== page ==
COLUMBIA FALLS — Columbia Falls baseball coach Bill Sapa passed away Tuesday, and with the unexpected loss his family, friends, and the local community have only begun to cope with the tragedy.
"I wasn't processing what I was being told. And it was just like, 'Are you kidding me?,'" Columbia Falls High School athletic director Troy Bowman said of learning of Sapa's death. "I couldn't fathom what was being said because I had just seen him. I mean, I drove by the baseball field Monday night on my way home and saw everybody out there."
The Sapa family told MTN Sports that a cause of death was still being determined, and plans for a memorial service are pending.
When it comes to his impact, Sapa was head coach of Columbia Falls' inaugural baseball team for only a short time, but it was long enough to leave a legacy.
"I'm so thankful to have that team picture that we had with him in it," said an emotional Bowman. "In our inaugural season, having him as our head coach, that will go down forever in our history."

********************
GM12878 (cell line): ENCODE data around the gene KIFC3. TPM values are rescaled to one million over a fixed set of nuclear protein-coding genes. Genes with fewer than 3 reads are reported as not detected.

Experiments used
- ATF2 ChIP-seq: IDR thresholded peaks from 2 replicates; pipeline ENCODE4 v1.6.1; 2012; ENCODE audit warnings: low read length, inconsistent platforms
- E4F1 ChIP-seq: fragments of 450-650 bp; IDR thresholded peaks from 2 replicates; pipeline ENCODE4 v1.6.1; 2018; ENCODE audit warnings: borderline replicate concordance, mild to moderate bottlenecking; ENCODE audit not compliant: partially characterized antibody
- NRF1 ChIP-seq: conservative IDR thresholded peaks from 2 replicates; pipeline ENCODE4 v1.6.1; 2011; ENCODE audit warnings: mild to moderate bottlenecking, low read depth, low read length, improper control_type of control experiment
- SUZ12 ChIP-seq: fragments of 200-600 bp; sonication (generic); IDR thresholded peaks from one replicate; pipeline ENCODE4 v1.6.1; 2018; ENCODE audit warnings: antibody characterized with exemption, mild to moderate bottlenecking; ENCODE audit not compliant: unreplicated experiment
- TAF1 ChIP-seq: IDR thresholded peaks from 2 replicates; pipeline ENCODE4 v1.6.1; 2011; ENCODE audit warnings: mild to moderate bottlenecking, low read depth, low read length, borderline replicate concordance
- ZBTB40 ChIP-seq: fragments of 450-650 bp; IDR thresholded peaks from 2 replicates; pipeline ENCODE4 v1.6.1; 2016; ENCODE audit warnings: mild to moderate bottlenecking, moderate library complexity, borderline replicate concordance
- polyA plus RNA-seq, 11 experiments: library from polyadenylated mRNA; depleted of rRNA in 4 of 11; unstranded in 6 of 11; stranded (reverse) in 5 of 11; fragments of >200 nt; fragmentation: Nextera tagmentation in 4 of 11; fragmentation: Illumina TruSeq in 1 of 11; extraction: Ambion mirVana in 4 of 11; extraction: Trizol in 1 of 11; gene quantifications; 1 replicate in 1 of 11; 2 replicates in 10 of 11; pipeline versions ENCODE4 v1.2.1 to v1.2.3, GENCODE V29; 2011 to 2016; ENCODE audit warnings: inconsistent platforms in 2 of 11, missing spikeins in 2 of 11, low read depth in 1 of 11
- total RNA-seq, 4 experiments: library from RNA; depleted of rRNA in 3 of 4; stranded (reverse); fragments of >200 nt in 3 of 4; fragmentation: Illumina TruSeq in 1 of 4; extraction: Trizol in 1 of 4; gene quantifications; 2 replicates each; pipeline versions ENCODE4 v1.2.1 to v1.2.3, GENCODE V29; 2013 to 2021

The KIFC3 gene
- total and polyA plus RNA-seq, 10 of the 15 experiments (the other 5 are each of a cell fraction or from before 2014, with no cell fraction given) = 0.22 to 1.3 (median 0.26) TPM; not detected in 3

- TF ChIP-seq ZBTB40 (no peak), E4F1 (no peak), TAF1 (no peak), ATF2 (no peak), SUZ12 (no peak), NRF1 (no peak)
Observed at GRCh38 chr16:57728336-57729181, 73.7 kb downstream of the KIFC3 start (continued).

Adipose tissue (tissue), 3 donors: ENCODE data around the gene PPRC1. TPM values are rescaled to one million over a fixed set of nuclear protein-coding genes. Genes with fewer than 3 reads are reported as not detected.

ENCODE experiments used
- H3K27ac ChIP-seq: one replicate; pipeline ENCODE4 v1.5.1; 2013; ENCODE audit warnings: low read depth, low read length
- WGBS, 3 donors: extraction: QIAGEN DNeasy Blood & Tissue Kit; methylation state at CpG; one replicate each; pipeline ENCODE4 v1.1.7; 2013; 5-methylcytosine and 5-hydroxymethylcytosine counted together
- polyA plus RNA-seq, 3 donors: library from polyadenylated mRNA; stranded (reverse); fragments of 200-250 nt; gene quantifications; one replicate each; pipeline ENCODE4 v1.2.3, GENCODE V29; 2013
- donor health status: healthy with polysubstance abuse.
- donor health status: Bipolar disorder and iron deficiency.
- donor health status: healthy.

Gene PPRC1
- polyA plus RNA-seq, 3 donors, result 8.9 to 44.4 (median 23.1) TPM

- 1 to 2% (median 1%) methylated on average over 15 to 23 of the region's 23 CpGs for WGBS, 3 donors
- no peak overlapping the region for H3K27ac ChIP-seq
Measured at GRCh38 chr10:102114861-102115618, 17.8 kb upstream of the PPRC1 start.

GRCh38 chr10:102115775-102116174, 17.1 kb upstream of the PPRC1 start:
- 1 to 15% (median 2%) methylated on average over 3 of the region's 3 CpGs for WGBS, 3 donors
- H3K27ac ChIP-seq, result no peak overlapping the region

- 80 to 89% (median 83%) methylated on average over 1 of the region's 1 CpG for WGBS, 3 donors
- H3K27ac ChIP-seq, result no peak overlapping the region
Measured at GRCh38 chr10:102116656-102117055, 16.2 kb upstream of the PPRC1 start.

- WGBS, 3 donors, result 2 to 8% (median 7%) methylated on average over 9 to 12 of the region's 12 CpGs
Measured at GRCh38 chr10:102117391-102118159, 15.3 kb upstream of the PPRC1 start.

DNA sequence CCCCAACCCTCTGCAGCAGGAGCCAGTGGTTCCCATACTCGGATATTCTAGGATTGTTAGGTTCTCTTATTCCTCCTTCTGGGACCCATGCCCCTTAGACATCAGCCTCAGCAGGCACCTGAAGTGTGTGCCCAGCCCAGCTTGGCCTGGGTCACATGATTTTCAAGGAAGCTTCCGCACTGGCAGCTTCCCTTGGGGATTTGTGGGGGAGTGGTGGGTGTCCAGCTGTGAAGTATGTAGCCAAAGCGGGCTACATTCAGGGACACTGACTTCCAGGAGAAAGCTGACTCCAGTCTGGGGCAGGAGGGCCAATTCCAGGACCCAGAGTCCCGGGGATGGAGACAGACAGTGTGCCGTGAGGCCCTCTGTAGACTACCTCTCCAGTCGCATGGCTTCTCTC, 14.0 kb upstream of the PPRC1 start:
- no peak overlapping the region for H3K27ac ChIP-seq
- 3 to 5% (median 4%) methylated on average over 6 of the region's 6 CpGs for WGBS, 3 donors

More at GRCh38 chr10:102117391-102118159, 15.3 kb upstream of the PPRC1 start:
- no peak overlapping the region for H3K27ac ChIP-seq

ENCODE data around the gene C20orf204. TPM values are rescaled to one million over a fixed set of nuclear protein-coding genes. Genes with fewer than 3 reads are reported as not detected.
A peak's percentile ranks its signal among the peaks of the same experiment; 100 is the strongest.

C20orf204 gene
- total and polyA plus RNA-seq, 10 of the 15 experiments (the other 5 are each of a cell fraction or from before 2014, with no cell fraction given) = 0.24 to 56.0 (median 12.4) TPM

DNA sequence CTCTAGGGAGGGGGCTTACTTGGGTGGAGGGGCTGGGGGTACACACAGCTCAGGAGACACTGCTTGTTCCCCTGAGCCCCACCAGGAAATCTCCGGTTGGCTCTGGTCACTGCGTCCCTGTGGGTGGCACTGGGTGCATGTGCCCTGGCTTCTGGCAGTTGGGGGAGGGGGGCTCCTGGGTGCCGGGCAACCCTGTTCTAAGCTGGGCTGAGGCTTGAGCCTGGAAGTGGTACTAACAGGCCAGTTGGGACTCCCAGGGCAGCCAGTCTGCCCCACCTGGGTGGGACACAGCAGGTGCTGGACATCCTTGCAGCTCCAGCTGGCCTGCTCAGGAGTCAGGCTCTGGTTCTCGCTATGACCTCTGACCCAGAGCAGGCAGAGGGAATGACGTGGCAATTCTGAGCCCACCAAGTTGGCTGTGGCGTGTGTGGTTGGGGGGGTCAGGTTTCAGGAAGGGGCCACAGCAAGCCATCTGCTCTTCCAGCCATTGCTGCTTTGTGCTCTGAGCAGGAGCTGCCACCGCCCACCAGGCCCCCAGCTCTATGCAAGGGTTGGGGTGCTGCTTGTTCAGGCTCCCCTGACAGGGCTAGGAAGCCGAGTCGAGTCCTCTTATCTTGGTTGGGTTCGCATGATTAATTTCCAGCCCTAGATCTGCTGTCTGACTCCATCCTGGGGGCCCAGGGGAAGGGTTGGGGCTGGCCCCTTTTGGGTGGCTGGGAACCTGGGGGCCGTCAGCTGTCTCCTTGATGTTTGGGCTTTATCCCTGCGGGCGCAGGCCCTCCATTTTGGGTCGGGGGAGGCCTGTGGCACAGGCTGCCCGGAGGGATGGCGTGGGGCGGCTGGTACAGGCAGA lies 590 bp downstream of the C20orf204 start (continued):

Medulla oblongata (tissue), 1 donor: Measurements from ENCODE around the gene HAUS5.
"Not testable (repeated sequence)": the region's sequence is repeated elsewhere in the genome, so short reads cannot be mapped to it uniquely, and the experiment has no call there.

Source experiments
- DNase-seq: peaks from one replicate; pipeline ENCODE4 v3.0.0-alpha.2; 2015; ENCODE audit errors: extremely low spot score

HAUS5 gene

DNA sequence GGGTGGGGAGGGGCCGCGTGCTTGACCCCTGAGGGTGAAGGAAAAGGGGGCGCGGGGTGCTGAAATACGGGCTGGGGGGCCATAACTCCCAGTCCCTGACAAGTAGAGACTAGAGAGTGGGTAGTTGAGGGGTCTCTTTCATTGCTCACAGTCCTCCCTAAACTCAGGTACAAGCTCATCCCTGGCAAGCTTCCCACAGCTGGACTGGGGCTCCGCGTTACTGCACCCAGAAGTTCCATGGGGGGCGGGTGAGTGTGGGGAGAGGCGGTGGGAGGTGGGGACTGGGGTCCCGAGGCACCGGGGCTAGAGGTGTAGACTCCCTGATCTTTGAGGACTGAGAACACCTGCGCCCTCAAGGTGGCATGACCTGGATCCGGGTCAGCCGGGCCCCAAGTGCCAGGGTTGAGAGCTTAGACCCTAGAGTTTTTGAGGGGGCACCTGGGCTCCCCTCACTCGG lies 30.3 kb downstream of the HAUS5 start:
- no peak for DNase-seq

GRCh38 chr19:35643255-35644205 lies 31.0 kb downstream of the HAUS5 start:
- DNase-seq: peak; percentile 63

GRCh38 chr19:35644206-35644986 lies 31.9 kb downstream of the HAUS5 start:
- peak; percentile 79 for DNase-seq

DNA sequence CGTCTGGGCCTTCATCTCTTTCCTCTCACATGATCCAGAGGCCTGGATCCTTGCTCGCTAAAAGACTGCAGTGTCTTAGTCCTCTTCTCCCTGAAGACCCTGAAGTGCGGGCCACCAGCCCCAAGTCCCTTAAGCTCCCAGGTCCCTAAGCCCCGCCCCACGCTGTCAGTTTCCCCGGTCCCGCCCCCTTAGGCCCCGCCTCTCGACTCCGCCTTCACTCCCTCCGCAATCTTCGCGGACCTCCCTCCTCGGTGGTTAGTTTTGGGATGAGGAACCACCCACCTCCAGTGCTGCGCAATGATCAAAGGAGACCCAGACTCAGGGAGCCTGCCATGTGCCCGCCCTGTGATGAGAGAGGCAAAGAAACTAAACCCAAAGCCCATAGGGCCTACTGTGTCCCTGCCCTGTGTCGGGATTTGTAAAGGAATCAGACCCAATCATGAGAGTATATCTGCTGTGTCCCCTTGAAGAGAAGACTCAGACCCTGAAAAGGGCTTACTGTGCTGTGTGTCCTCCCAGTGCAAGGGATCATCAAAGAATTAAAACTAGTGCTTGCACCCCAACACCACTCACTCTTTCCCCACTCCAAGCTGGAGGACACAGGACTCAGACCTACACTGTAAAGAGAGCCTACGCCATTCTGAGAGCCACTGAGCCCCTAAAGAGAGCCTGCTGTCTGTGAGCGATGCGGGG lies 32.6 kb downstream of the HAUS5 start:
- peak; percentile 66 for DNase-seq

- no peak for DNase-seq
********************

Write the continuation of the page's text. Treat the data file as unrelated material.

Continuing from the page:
Sapa was heavily involved in the community, from owning the Blue Moon Tavern to working with youth athletes to hosting fundraising auctions and donating money to the high school sports programs, including most recently hosting the baseball auction benefit last Friday, in which Sapa himself spent over $6,000 giving back to the high school baseball program.
That's why Bowman plans to do everything possible to give students the resources they may need.
"We probably want to get back to things as close to normal as possible as we can," said Bowman."Definitely supporting our kids throughout this entire process because the grieving process is going to be different for each and every one of us."
As for remembering Sapa, Bowman called him a close friend ever since he moved next door to their family ranch 27 years ago.
"When I first moved here, my next door neighbor, him and I on occasion would get out our golf clubs and use the Sapa ranch as our driving range and try not to hit the cows," said Bowman.
"But within a day or two, Dick (Sapa) or Billy, or both, would stop by in the farm truck or their tractor, drop off a bucket of balls that would have some manure on them, and say, ‘Keep swinging boys’. So that's my wish to coach Sapa — keep swinging, Billy."